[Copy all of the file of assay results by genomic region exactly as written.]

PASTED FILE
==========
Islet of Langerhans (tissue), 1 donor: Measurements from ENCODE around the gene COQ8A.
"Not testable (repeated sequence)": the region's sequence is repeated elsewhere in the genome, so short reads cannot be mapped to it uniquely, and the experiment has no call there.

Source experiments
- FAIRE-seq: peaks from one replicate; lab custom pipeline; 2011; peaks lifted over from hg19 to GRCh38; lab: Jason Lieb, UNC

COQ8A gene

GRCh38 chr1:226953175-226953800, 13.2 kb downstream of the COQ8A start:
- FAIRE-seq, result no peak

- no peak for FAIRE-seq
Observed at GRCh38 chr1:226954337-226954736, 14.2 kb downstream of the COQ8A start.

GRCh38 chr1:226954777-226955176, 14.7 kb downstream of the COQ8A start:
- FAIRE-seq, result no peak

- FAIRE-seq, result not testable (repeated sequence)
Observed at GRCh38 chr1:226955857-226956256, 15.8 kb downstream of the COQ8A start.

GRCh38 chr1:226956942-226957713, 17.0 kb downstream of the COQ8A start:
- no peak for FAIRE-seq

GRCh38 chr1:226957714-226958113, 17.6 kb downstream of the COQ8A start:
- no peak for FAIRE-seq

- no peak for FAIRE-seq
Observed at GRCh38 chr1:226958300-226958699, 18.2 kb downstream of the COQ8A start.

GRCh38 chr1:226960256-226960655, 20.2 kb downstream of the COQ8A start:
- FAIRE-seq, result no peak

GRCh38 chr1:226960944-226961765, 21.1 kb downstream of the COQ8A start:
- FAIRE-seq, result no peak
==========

Islet of Langerhans (tissue), 1 donor: Measurements from ENCODE around the gene COQ8A.
"Not testable (repeated sequence)": the region's sequence is repeated elsewhere in the genome, so short reads cannot be mapped to it uniquely, and the experiment has no call there.

Source experiments
- FAIRE-seq: peaks from one replicate; lab custom pipeline; 2011; peaks lifted over from hg19 to GRCh38; lab: Jason Lieb, UNC

COQ8A gene

GRCh38 chr1:226953175-226953800, 13.2 kb downstream of the COQ8A start:
- FAIRE-seq, result no peak

- no peak for FAIRE-seq
Observed at GRCh38 chr1:226954337-226954736, 14.2 kb downstream of the COQ8A start.

GRCh38 chr1:226954777-226955176, 14.7 kb downstream of the COQ8A start:
- FAIRE-seq, result no peak

- FAIRE-seq, result not testable (repeated sequence)
Observed at GRCh38 chr1:226955857-226956256, 15.8 kb downstream of the COQ8A start.

GRCh38 chr1:226956942-226957713, 17.0 kb downstream of the COQ8A start:
- no peak for FAIRE-seq

GRCh38 chr1:226957714-226958113, 17.6 kb downstream of the COQ8A start:
- no peak for FAIRE-seq

- no peak for FAIRE-seq
Observed at GRCh38 chr1:226958300-226958699, 18.2 kb downstream of the COQ8A start.

GRCh38 chr1:226960256-226960655, 20.2 kb downstream of the COQ8A start:
- FAIRE-seq, result no peak

GRCh38 chr1:226960944-226961765, 21.1 kb downstream of the COQ8A start:
- FAIRE-seq, result no peak